Ride the Vacuum Cleaner

I actually had a different post planned for this week, but I was driving home last night and I caught part of an interview with film director, Ken Burns, who is part of the documentary series inspired by Dr. Siddhartha Mukherjee’s powerful book “The Emperor of All Maladies: a Biography of Cancer.”   The interviewer was asking Mr. Burns what pulled him toward this subject.  Mr. Burns revealed that his mother had coped with cancer throughout much of his early childhood, and had eventually died when he was eleven.  He stated that he felt as though every day of his life since then has been impacted by cancer. (Right about now, you might be wondering why I am talking to you about a film director.  Hang on. I’m getting there. I promise.)

Mr. Burns said that the thought of cancer as something frightening, and shared a story from his family.  He explained how his daughter, when she was very little, was terrified of the vacuum cleaner.  He said that her terror persisted, until one day, she walked into the room with the loud, scary monster–and sat on it.  He explained that, to this day in their family, when they talk about doing something that is scary, they say it’s time to “ride the vacuum cleaner.”

I love that analogy.  It is such a good fit for our real life.  Because there are a lot of things that feel large, scary, and overwhelming to us.  Much like a vacuum cleaner would look and feel if you were a small child.  Just take a minute and think. Is there a “vacuum cleaner” in your life?  Something that you tend to turn and avoid?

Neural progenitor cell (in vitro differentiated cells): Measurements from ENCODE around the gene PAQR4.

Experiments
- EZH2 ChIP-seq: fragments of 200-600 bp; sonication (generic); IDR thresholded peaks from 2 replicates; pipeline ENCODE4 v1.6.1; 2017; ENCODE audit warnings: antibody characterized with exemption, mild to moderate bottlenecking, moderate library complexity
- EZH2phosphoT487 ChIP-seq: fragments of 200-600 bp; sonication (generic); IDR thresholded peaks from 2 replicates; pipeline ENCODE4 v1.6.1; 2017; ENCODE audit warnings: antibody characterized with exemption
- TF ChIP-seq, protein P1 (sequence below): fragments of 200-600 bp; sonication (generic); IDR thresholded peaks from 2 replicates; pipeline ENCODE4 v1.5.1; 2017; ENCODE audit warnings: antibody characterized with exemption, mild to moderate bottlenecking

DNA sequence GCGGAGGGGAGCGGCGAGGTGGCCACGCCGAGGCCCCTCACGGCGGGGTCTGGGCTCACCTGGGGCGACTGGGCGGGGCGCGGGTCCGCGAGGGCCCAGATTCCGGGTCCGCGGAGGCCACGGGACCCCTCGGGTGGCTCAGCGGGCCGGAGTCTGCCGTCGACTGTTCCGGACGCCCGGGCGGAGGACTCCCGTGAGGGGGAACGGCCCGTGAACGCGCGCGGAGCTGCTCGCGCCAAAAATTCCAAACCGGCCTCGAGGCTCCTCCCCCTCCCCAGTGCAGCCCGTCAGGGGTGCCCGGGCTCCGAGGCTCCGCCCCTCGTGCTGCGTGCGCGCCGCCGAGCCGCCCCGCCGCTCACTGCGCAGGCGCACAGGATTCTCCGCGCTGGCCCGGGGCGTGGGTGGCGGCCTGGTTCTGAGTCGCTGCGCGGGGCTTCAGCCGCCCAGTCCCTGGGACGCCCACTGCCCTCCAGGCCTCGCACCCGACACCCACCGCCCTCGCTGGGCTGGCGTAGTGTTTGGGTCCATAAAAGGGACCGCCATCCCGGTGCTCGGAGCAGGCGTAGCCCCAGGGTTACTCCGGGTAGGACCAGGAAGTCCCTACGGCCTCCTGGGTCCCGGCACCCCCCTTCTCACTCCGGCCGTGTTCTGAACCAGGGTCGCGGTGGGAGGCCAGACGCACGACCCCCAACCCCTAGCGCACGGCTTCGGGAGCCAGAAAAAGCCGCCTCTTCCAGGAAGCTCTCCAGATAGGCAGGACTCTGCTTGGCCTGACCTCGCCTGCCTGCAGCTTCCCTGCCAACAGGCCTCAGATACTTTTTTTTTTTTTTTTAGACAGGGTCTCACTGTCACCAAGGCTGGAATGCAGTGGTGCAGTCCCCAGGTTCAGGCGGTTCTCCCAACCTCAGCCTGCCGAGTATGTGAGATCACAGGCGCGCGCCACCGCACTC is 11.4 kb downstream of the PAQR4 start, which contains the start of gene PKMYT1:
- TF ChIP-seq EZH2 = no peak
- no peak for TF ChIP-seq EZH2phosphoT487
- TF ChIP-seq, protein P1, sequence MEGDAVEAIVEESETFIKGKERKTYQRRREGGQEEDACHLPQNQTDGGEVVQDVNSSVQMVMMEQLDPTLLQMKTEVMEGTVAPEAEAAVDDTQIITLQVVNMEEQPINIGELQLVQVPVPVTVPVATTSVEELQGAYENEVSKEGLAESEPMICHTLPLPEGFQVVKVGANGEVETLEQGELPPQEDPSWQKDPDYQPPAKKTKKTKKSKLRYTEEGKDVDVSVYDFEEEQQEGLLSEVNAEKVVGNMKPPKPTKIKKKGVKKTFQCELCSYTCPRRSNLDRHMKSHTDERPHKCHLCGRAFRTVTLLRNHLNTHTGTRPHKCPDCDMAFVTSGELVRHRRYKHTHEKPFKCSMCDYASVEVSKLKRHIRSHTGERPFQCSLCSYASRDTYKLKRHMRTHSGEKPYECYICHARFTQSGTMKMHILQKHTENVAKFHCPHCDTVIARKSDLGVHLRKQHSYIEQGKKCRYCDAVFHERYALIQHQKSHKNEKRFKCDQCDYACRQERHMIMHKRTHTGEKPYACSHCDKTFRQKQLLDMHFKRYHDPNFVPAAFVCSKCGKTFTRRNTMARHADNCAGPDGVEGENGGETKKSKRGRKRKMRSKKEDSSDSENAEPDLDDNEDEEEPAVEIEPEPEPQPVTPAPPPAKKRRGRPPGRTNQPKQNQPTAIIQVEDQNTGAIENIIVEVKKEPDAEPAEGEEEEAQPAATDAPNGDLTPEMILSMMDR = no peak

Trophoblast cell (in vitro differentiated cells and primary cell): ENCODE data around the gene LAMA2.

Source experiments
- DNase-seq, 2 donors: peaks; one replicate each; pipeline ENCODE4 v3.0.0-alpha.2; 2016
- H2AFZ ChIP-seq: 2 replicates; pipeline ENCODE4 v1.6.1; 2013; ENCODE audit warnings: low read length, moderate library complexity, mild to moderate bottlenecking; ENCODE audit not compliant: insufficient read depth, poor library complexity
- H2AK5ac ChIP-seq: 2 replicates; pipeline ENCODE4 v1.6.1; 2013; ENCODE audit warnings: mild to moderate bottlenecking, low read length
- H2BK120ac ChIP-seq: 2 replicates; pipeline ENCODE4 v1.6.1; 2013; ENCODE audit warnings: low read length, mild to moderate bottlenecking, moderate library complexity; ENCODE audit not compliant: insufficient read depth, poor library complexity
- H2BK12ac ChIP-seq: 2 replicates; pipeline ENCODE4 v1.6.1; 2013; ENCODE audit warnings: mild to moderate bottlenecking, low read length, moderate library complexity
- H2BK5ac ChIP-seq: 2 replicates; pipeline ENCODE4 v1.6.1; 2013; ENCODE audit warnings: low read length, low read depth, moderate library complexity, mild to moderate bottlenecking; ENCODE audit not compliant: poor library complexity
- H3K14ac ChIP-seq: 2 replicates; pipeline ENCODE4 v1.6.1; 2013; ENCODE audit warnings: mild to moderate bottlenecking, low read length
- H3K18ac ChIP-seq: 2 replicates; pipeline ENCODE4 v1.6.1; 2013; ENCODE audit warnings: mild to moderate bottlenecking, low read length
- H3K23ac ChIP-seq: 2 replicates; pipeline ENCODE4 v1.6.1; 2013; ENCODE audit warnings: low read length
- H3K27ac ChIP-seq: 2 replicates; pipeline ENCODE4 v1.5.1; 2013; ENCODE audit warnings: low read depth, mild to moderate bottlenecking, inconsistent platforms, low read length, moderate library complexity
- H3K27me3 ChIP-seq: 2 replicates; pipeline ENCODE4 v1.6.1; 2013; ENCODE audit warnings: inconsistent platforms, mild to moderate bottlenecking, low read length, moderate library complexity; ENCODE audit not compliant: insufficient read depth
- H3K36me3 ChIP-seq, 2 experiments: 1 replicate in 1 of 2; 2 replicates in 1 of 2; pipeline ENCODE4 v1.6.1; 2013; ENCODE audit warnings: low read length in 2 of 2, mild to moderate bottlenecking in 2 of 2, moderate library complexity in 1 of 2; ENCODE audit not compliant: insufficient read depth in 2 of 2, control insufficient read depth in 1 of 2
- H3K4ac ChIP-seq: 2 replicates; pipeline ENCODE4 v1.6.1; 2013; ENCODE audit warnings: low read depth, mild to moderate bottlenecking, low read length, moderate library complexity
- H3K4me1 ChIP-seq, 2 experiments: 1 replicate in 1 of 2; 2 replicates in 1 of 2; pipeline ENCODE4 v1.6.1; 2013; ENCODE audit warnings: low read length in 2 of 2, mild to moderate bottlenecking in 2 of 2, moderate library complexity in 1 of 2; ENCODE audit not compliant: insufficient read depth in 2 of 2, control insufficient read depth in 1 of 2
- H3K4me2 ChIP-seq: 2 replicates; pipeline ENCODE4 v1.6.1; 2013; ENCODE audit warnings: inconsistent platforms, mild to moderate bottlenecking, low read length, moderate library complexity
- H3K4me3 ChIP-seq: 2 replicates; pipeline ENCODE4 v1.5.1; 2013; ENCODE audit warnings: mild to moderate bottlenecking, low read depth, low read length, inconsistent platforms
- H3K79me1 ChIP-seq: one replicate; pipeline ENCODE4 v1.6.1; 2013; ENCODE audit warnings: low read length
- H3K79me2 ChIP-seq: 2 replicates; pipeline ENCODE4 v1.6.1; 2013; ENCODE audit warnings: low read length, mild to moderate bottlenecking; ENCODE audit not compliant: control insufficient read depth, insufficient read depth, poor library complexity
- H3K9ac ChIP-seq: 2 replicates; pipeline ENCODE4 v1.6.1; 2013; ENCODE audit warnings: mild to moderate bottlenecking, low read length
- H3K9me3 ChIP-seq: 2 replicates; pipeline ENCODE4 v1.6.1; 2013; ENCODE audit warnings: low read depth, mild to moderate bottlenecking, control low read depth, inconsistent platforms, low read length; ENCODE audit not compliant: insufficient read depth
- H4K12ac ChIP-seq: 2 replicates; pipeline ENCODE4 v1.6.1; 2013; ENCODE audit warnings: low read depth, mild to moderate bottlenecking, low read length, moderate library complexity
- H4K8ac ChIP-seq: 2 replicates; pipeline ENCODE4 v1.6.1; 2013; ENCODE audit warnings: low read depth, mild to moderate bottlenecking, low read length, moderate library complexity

There are a lot of reasons that we avoid our virtual vacuum cleaners. We might be frightened because we don’t know what our “vacuum cleaner” really is.  We might be frightened because our “vacuum cleaner” includes a lot of noise and chaos.  Maybe the “vacuum cleaner” hurt us in the past.  Maybe we aren’t ready for the change that our “vacuum cleaner” might bring.

Avoiding your own personal vacuum cleaner may seem to make sense in the moment.  But I’d like to encourage you to take a step back and think about that avoidance a little bit deeper.  Is avoiding the vacuum cleaner preventing you from making progress in other parts of your life?  Do you have to take extra steps to dodge your personal vacuum cleaner?   Does it take up a lot of your emotional energy?

If the answer to any of those questions was yes, then I have an invitation for you.  I’d like you to think about what you might be able to do to start moving towards taking a ride on your own personal vacuum cleaner.  If you have a “vacuum cleaner riding” story you’d like to share in the comments, we’d love to celebrate it with you.  If you need help in taking steps toward confronting your own vacuum cleaner, just click that button on the right side of the screen.

“Do one thing every day that scares you.” –Eleanor Roosevelt

2 thoughts on “Ride the Vacuum Cleaner

  1. Hi Ann,

    Thank you for this inspiring post on confronting one’s fears. I so admire Mr. Burns’ little daughter deciding one day to tackle the scary vacuum cleaner monster by sitting on it! I wonder what shifted for her on that particular day that she had the courage to face her fear…

    Your post brings to mind this wonderful saying by Judy Blume: “Each of us must confront our own fears, must come face to face with them. How we handle our fears will determine where we go with the rest of our lives. To experience adventure or to be limited by the fear of it.”

    May we all have that little girl’s courage to face our own vacuum cleaner monsters!

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